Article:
Tags London Breed
Tag: London Breed
Cousin Mell Monroe lovingly remembers San Francisco’s beloved icon in red, Rochelle Metcalfe, who left no stone unturned in her vibrant exploration, discovery and fully lived life. Rochelle Metcalfe’s loving legacy stands as an iconic pillar in San Francisco’s herstory. Rest In Peace and Power, Rochelle Metcalfe.
UPDATE – Join us Monday, Nov. 16, at McAllister and Hyde at 3 p.m. for the Stolen Land-Hoarded Resources Tour to learn how communities are responding to the Bay Area electorate’s treatment of our homeless, soon-to-be again evicted onto the streets community members – Merry Christmas?
California scores another first in the country with Governor Newsom’s passage of The Families Over Fees Act by signing Assembly Bill 1869, widely applauded by advocates including Treasurer José Cisneros and Public Defender Mano Raju. AB 1869 eliminates the “high pain, low gain” fees of oppression on people who have paid their debt to society.
Mayor London N. Breed and Director of Health Dr. Grant Colfax today released a new map that displays confirmed cases of coronavirus in San Francisco by zip code. The map shows that the populations and locations in the City that are most affected by health disparities, income inequality and structural racism are also the most affected by the pandemic to date.
“I’m angry about that because I would never have moved to Treasure Island if they had told me there was radiation (there). I didn’t know what was happening to me until I got these tumors (one) on my shoulder and one on my side.”
The San Francisco Bay View newspaper so thoroughly and heartily agrees with the choices and the reasoning for making them laid out here by Jeremiah Jeffries that we present them in place of the Bay View Voters Guide.
“The Sun-Reporter is an example of the significance of the Black press in America,” Harris said. “There are issues that are unique to the Black community, and until we have true diversity in the press, we must rely on papers like the Sun-Reporter.”
San Francisco is a city full of Black history, which can be seen in the day to day lives of ordinary people, according to world renowned actor Danny Glover, who was the keynote speaker for the one year anniversary ceremony for the Bayview Access Point.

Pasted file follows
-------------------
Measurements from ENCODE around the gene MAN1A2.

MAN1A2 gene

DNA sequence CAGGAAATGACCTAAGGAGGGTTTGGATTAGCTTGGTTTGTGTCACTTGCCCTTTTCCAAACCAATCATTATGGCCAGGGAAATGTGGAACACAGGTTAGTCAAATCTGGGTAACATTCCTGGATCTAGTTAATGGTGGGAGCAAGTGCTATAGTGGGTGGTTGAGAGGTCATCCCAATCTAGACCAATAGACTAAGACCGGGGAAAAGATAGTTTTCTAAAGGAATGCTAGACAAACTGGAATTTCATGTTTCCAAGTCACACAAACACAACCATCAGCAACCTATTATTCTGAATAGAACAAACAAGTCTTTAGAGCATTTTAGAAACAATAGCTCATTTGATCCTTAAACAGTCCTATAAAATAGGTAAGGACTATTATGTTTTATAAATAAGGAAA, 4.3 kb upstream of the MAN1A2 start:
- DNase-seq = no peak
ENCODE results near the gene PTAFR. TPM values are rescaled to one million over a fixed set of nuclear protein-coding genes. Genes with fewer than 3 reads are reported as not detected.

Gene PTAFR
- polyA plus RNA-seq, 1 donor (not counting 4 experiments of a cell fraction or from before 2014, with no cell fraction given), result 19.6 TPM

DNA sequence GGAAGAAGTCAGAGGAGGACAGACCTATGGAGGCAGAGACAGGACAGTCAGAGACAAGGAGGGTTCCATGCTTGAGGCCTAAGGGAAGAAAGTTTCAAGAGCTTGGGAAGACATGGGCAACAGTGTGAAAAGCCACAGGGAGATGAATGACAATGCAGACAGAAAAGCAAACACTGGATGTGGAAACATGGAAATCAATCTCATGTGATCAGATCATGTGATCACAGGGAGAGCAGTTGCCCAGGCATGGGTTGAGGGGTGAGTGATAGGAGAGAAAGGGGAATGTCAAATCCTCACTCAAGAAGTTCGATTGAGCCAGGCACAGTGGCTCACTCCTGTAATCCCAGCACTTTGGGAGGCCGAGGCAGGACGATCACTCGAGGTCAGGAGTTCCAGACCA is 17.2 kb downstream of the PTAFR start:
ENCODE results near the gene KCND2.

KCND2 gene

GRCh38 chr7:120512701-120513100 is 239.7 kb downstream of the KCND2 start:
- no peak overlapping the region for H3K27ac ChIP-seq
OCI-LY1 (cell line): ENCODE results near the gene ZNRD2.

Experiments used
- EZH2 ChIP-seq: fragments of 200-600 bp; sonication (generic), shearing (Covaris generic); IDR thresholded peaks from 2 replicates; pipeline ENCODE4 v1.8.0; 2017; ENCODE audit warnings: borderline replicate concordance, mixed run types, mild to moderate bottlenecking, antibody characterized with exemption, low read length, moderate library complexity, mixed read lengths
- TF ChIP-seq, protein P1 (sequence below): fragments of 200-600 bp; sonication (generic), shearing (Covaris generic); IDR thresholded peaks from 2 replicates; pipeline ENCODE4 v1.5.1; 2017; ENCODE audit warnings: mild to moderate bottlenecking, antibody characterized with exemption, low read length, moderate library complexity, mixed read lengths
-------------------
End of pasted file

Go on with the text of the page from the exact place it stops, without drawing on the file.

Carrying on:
At our council retreat in San Diego Jan. 18, during the presentation on how to correct the low 1 percent participation of African Americans in Caltrans contracting in the midst of a 17.9 percent DBE accomplishment, a council member made a comment that has made me feel compelled to clarify why this council is in existence. I know that most of us, particularly newer council members, may believe that we are here because we are qualified contractors, but in this country, with its inherent institutional discrimination where qualifications of certain ethnic groups don’t matter, we are here to pursue equality and equal opportunity, known as civil rights, for all classified minorities and women.
I’m writing to bring awareness to the current problems we face at 850 Bryant St., on the Seventh Floor in the San Francisco County Jail. Not only for months do the toilets constantly overflow, causing us to have to smell fecal matter all day, but also they serve us dinner at 3:30 p.m. every day but let the trays sit in the hallway for two hours before we receive them, so we have only cold food every single meal. Now, in addition, when it rains, the roof leaks rusty water on my bed.
Dedicated to ensuring the historic Fillmore neighborhood has an economic and cultural anchor to call its own, District Five Supervisor Vallie Brown and a group of nonprofit and African American community leaders have initiated a collaborative campaign to reactivate the Fillmore Heritage Center. Beginning Nov. 5, the collaborative is offering live music, community events, and housing and financial empowerment workshops at the former Yoshi’s site.
As I sit here today in the hole at the San Francisco County Jail known as CJ 5 in San Bruno, I’m saying to myself enough is enough with the brutal treatment here at the jail. On my desk is a copy of the San Francisco Sheriff’s Department Policies and Procedures Handbook, and although I can’t see them, there are some invisible policies and procedures being practiced on the daily at the jail. The San Francisco sheriffs’ “Don’t fuck with us, or we’ll fuck you up” policy is in full force, and if you think it is a game, I have first hand experience with this “hands on” policy, and it has been the worst experience of my life.